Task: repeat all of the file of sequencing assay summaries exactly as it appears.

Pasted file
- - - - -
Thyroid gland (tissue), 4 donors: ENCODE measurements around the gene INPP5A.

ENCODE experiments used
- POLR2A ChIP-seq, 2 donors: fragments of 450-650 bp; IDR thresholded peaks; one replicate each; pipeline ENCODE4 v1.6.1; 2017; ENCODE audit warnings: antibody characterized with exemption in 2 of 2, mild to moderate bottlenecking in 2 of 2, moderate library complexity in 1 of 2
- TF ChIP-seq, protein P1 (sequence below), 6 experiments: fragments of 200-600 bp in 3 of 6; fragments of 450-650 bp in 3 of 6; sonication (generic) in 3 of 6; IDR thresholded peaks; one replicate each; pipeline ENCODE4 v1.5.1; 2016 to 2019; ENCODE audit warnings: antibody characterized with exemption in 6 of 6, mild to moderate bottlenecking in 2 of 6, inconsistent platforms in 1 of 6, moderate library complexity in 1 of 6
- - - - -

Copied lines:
Thyroid gland (tissue), 4 donors: ENCODE measurements around the gene INPP5A.

ENCODE experiments used
- POLR2A ChIP-seq, 2 donors: fragments of 450-650 bp; IDR thresholded peaks; one replicate each; pipeline ENCODE4 v1.6.1; 2017; ENCODE audit warnings: antibody characterized with exemption in 2 of 2, mild to moderate bottlenecking in 2 of 2, moderate library complexity in 1 of 2
- TF ChIP-seq, protein P1 (sequence below), 6 experiments: fragments of 200-600 bp in 3 of 6; fragments of 450-650 bp in 3 of 6; sonication (generic) in 3 of 6; IDR thresholded peaks; one replicate each; pipeline ENCODE4 v1.5.1; 2016 to 2019; ENCODE audit warnings: antibody characterized with exemption in 6 of 6, mild to moderate bottlenecking in 2 of 6, inconsistent platforms in 1 of 6, moderate library complexity in 1 of 6